Does your financial adviser understand your needs and values?
Does the work you do with your adviser centre purely around your money or is it so much more encompassing than that?
When my client and I work together it’s really important to me that I’m working with my client as a person, helping her achieve her goals and aims, rather than working with her money.
Providing advice as to what funds to invest in doesn’t sound very inspiring to me. Yes, its part of our role and needs to be covered. But me understanding what my client’s goals, priorities and objectives are, and what’s really important to her are much more exciting. And then getting her finances in place to achieve this, is what really lights me up. This provides a deeper, more meaningful service for her. Financial planning at it’s best.
Money on its own is of limited value. It’s the lifestyle you can afford as a result of your money that’s important.
Yes, there are certainly some people, for whom their main objective is to grow as much wealth as possible as quickly as possible. But that type of person would never be a good client for me, and I would certainly not be the right adviser for her.
My client has goals she wants to achieve, both big and small, and recognises that in certain instances, money can help her move towards them.
It’s often been said that looking at how you spend your money will show a great deal about your values.
If you value health and fitness, you probably spend a lot of money covering things like gym membership, tennis club, sportswear, nutritional supplements, personal trainer etc.
If you value adventure you probably spend the majority of your money on holidays: whether that’s to overseas far flung resorts or wild camping in the UK.
There is no one size fits all for how much money we need in retirement. If your sense of adventure needs overseas holidays to far flung places you will need more money than someone whose sense of adventure centres around camping holidays in the UK.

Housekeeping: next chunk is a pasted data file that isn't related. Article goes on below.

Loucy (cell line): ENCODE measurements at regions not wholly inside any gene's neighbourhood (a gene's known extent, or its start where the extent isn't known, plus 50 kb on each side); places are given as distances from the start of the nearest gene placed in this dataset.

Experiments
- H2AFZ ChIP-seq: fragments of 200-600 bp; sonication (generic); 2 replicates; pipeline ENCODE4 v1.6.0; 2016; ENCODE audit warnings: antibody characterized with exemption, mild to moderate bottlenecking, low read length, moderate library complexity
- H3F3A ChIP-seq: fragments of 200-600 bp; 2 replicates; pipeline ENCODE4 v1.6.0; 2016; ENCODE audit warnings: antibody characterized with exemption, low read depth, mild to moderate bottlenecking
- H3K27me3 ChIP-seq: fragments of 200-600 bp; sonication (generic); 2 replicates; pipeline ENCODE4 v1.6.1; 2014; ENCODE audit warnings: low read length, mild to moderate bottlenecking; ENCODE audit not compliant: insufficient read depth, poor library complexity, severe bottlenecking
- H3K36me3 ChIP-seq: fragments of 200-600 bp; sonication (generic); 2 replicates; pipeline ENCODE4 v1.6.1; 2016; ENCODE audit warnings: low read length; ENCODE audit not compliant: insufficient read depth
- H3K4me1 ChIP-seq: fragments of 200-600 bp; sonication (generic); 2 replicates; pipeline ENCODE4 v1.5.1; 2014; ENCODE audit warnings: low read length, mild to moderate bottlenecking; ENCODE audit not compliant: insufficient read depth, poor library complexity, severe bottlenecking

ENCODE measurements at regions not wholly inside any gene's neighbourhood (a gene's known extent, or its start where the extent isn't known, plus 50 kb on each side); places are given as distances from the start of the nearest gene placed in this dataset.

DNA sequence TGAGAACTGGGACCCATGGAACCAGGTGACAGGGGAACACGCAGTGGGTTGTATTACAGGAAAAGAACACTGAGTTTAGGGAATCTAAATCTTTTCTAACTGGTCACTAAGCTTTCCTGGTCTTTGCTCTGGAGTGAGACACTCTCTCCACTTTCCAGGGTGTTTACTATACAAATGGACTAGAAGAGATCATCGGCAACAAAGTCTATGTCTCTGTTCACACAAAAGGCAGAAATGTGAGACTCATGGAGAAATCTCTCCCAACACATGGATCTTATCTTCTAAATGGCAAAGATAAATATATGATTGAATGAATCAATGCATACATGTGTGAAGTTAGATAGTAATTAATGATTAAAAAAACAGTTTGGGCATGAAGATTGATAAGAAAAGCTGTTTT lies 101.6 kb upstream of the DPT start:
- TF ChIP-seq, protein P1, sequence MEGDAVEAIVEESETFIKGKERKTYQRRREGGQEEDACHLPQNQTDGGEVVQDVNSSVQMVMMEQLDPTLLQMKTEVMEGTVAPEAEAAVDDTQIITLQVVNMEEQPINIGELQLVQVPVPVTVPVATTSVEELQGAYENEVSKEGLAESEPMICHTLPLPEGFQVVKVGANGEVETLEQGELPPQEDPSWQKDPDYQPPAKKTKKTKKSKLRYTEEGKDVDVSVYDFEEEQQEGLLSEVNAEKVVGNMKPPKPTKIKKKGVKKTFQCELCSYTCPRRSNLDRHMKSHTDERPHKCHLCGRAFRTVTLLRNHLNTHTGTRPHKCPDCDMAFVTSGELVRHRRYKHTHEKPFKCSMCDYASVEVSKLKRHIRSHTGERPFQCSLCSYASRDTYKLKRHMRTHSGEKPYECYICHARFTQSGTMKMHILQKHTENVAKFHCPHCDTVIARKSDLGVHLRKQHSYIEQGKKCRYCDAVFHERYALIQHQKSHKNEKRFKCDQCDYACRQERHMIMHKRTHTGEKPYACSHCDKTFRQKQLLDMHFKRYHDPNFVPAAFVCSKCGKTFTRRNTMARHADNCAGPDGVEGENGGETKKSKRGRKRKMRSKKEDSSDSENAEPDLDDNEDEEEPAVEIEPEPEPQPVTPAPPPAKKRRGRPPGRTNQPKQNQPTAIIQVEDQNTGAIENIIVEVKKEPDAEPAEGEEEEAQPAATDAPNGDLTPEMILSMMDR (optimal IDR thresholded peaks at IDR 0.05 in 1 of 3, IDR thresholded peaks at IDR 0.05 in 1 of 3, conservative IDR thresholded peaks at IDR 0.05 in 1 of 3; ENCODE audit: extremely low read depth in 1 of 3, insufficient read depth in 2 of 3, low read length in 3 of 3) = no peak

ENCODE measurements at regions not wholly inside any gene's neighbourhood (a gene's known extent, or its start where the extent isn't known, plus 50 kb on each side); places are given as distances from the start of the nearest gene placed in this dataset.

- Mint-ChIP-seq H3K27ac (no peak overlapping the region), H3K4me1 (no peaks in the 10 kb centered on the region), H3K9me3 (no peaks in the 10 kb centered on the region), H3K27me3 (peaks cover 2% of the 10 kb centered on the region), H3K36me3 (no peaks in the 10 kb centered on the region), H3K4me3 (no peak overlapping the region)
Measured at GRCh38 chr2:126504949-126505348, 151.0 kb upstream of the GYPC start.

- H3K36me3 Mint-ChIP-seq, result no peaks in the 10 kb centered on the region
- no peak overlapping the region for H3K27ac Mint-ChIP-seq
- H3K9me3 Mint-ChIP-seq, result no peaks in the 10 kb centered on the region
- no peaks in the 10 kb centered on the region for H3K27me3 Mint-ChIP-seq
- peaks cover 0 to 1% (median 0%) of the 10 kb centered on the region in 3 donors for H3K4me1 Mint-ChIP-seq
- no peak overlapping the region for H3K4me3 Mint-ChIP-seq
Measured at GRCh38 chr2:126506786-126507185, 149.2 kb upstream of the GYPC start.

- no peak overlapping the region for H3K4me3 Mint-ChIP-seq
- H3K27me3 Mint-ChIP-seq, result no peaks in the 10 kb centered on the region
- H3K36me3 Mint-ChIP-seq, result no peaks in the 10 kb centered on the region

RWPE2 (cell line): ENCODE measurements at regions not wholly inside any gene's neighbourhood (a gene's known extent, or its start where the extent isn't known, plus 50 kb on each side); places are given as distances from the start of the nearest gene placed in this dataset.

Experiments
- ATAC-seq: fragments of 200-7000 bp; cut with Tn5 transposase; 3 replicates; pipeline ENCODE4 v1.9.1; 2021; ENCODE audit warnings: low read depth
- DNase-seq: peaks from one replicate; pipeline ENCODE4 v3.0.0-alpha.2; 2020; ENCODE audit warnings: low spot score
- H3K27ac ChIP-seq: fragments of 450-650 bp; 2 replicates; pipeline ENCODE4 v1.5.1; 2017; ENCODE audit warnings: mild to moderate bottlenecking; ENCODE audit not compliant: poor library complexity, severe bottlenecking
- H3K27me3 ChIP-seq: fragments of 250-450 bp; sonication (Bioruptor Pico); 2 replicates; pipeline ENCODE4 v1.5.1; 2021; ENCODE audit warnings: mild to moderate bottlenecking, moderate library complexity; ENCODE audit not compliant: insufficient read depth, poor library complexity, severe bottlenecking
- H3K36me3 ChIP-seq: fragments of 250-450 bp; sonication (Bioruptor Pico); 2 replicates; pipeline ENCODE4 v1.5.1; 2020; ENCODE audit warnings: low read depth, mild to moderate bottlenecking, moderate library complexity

It’s important for your adviser to understand your values and needs in relation to your wealth so they can help you to meet these.
For someone whose value centres around gifting to charities, or to other family members, it’s important to understand whether she wants the gifts to happen regularly throughout her life or whether she wants to gift lump sums in her will. Understanding this is vital to planning how to withdraw funds from your portfolio.
Does she want to spend all that she needs to meet her lifestyle choice and then whatever is left goes to family, friends and charities. Or is it important to her that gifting takes priority and she spends what is left? Depending on which is right for her, there is a different approach her adviser needs to take.
If someone values luxurious experiences, she may prefer to have fewer, but luxurious holidays rather than a larger number of more modest spending.
The options as to what to do with your money are probably limitless. But there will be only very few options which are absolutely right for you.
When our adviser understands exactly what our values are and what’s important to us, they can ask the relevant questions to design a plan that’s relevant and fully bespoke.
One person’s financial plan should look very different to a financial plan for another client with the same amount of money, but different needs and values. The plan must centre around the client, not around the money.
If your adviser hasn’t asked you these types of deep, probing questions consider how good a service your adviser is offering. Is this the service you need to ensure your money is working to help you achieve what you want?
Don’t leave it to chance. You’ve heard the saying: If you fail to plan, you plan to fail. Your plan is more than just how much money do you have. It’s about exactly what it is you want to do with your money to ensure it meets your needs and values.
If you would like a no obligation confidential phone call to discuss your circumstances, please contact me on 020 7117 2628 or email email@example.com.
Working with an adviser is so much more than just stating specifics about your money. And if you’re not sure what that means, let’s talk so you understand what questions I ask.